In July 2016‚ the Labour Court dismissed Duncanmec’s application to review the arbitrator’s award. The Labour Court said it was not an unreasonable conclusion that the song was a popular struggle song and that it was unfair to dismiss the employees for singing it‚ although it may have offended some managers‚ particularly white managers.
The Labour Appeal Court later dismissed the company’s appeal against that finding. Duncanmec then approached the Constitutional Court.
Sean Snyman‚ for Duncanmec‚ told the court on Thursday that there had been a workplace dispute followed by a protest during which reference had been made to the race of the employer.
“Dismissal should follow unless exceptional circumstances exist. In this case‚ exceptional circumstances do not exist‚” Snyman said.
Snyman said the phrasing of the song‚ which referred to hitting a white person‚ should not be justified more than 20 years into democracy.
Deputy Chief Justice Raymond Zondo asked whether the employer had expressed in its disciplinary code that the singing of such songs would be regarded as misconduct with dismissal as a sanction.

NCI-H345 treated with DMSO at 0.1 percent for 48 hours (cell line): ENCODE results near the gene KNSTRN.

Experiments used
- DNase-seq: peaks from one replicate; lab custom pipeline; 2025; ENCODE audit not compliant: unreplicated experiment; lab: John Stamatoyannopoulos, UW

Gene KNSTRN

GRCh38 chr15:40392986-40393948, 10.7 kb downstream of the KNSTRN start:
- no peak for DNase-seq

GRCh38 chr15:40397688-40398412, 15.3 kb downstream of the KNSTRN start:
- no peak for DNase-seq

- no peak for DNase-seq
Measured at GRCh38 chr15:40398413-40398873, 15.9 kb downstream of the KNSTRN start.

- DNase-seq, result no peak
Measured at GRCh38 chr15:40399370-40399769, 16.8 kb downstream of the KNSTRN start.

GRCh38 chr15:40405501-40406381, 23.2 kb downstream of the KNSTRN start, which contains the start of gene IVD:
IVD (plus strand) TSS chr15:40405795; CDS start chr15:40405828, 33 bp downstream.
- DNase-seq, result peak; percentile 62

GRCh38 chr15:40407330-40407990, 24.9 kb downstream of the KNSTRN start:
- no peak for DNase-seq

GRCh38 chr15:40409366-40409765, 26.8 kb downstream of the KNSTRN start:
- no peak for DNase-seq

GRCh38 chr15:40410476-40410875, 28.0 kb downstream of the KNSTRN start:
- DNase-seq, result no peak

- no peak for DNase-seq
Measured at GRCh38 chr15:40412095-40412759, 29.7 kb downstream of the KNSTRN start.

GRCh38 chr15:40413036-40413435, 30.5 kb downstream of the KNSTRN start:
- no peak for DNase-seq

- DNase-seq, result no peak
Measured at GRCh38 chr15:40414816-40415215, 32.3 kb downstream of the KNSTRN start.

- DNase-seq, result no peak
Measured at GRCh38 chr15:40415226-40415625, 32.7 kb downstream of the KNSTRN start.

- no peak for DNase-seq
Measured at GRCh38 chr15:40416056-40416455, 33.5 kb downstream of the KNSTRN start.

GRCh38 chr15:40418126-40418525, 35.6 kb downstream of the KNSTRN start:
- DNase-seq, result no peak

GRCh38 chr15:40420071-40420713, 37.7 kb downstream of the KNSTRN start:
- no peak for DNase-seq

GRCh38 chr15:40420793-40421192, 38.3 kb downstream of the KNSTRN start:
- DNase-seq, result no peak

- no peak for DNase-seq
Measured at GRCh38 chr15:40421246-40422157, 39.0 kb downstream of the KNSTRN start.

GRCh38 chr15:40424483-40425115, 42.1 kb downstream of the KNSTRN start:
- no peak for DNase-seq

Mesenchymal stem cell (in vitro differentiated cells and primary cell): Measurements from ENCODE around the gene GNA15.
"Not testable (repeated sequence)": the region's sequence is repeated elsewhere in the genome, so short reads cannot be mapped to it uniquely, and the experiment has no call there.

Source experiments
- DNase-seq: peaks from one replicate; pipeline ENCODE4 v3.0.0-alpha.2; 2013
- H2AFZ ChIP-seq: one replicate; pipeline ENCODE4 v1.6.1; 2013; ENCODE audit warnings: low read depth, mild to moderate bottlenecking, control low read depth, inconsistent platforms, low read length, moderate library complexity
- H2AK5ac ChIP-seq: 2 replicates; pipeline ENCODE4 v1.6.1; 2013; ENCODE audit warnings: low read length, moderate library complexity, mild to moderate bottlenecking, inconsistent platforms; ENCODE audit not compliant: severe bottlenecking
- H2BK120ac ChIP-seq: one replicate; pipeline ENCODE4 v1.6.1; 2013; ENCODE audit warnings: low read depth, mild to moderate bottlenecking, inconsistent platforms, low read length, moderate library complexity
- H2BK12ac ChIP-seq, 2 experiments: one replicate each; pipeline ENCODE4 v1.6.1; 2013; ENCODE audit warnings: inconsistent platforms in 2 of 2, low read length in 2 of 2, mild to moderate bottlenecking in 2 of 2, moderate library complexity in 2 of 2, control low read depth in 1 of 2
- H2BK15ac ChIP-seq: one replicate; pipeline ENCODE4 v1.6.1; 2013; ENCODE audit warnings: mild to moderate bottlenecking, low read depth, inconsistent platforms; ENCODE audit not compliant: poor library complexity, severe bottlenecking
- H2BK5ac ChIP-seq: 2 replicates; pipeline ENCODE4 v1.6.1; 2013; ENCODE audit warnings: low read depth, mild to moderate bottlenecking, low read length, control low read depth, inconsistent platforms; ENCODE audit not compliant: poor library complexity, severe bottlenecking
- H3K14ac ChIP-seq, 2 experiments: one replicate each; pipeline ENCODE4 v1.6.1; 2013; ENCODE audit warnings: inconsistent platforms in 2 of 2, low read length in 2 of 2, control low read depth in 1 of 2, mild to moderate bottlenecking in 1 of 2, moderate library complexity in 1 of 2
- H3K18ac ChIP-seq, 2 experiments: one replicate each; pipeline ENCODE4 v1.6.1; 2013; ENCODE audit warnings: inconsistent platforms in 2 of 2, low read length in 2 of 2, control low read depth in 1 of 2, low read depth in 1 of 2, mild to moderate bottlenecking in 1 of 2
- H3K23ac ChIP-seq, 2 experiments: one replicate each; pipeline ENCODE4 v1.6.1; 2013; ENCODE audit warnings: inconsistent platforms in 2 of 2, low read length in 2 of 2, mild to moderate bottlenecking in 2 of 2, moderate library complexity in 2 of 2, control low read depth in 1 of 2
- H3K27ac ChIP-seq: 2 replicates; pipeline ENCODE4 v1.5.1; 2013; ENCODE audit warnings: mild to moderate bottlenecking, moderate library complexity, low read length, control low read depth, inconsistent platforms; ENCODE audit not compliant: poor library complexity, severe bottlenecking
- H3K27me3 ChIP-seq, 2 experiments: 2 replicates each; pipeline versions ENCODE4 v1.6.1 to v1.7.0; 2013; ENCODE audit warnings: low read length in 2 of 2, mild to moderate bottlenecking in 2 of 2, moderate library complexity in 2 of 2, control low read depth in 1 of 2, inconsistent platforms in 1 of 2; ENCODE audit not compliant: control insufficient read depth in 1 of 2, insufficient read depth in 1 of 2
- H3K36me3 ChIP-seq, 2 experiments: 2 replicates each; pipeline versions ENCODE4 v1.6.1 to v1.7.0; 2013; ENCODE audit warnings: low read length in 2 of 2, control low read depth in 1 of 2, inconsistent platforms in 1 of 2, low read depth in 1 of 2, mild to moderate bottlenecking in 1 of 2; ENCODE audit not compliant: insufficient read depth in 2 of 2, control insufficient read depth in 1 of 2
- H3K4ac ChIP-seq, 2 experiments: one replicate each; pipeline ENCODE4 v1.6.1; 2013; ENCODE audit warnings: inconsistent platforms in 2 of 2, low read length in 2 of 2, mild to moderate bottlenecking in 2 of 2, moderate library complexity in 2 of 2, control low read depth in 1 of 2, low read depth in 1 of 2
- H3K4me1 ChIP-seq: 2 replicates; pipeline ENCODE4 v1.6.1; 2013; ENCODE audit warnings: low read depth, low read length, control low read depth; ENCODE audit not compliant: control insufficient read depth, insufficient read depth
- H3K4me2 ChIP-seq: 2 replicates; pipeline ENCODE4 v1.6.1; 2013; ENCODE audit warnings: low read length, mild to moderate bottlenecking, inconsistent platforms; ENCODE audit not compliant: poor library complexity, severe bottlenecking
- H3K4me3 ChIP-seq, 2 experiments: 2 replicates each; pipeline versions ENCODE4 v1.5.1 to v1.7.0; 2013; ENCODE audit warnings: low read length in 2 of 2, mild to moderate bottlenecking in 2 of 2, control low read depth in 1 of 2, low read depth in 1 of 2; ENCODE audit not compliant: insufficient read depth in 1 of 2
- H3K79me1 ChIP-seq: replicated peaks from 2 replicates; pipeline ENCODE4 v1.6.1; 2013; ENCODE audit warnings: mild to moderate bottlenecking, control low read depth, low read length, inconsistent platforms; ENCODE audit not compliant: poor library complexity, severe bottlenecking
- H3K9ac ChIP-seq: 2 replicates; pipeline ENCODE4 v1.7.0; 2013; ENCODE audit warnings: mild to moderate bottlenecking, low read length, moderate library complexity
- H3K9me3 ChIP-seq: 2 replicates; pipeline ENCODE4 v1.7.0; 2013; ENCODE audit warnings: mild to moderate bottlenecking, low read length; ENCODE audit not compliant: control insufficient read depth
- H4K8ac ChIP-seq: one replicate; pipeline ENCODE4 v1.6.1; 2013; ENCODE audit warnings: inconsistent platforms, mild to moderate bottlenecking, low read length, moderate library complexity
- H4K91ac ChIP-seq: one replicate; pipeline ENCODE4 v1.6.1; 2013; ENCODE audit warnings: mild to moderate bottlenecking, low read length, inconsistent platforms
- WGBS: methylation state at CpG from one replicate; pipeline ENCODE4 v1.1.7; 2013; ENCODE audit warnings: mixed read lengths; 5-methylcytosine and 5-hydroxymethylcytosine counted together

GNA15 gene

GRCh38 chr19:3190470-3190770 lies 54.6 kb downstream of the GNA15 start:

Snyman said there was no need to write everything down.
The National Union of Metalworkers of South Africa (Numsa)‚ on behalf of the employees‚ said the arbitrator was not required to determine whether the singing of the song by its members amounted to hate speech.
Chris Orr‚ for Numsa‚ said the arbitrator was required to determine whether the employees had committed misconduct‚ and if so‚ whether such misconduct warranted dismissal.
“The arbitrator in this matter visited a difficult sanction‚ a nine-month unpaid sanction on the employees. She said they must take a responsibility for singing that song. This (sanction) was not merely a slap on the wrist‚” Orr said.
The court reserved judgment.